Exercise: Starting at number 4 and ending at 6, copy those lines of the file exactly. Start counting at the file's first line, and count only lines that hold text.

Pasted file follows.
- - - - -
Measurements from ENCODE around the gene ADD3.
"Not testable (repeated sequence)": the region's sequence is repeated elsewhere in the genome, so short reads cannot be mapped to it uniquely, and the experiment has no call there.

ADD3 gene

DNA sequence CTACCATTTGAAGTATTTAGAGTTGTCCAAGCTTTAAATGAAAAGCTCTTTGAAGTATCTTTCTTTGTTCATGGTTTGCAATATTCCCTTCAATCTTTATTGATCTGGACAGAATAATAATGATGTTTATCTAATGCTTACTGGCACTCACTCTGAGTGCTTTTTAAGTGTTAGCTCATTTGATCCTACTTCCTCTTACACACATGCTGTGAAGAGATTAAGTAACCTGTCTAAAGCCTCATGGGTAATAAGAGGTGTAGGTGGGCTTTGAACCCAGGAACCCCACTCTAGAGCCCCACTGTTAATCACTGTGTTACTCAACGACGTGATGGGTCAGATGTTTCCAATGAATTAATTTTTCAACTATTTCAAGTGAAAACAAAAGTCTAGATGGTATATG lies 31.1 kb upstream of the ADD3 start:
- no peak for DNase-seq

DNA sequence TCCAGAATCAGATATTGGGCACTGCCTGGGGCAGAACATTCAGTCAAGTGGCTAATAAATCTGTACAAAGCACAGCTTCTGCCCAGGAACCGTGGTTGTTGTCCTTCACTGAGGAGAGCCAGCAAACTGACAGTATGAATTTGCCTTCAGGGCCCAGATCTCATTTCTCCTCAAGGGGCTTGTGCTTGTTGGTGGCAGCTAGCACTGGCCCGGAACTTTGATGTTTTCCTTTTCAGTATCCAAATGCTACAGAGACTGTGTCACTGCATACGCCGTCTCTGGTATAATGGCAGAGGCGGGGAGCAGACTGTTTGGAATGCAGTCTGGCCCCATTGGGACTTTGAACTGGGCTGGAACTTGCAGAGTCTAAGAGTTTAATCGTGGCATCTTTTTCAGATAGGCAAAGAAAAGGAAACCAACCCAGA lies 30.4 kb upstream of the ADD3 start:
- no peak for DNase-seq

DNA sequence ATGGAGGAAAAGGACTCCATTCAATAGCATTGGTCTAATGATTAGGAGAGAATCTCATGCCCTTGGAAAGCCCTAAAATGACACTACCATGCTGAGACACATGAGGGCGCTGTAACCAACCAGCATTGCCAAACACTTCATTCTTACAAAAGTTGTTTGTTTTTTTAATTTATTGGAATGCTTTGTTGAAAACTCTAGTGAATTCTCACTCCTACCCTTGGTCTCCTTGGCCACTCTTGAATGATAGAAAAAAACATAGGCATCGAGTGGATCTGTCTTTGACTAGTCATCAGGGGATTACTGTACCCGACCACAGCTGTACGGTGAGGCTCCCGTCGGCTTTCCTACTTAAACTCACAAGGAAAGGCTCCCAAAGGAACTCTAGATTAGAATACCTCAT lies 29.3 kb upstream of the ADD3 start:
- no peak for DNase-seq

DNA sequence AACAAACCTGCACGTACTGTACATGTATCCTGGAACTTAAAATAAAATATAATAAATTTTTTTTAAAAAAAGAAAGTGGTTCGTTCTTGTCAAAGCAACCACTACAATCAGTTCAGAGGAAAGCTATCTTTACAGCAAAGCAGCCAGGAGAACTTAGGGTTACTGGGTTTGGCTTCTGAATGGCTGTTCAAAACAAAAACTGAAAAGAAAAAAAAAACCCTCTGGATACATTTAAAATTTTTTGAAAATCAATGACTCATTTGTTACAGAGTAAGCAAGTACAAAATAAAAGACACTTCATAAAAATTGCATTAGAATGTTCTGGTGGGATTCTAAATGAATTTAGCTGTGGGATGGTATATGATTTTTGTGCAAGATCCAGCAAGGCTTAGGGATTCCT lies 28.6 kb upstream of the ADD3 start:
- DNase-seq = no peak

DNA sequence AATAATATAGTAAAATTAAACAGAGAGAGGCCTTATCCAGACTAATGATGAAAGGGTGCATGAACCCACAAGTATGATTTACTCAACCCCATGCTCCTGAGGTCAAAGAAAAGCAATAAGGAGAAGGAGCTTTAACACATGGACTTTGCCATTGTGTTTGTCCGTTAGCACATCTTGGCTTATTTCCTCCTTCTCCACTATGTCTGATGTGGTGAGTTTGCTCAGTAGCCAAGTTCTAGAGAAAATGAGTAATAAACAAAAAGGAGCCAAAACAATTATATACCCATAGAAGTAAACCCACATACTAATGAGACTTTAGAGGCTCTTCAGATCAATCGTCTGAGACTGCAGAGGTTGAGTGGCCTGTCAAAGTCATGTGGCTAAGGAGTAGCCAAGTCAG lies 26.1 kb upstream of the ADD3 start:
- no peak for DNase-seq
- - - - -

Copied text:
DNA sequence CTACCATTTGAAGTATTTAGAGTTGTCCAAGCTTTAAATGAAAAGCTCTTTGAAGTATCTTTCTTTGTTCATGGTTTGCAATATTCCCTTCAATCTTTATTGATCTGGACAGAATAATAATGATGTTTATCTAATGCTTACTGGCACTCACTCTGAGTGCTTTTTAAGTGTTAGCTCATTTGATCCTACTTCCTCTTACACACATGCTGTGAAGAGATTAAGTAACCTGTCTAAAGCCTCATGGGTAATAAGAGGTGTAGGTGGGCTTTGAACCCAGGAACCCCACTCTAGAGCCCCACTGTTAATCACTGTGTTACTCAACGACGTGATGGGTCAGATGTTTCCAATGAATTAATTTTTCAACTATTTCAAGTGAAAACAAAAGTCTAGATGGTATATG lies 31.1 kb upstream of the ADD3 start:
- no peak for DNase-seq

DNA sequence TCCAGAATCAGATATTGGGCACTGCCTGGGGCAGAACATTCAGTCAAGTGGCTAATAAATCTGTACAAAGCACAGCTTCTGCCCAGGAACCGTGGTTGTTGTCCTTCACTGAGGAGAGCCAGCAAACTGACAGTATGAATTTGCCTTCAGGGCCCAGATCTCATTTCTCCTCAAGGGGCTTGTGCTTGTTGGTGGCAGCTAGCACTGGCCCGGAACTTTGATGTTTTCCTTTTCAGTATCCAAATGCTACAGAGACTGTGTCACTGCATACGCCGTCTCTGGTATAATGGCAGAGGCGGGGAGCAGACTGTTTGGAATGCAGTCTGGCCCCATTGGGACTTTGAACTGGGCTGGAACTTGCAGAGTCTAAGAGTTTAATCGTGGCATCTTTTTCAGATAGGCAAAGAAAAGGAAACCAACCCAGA lies 30.4 kb upstream of the ADD3 start: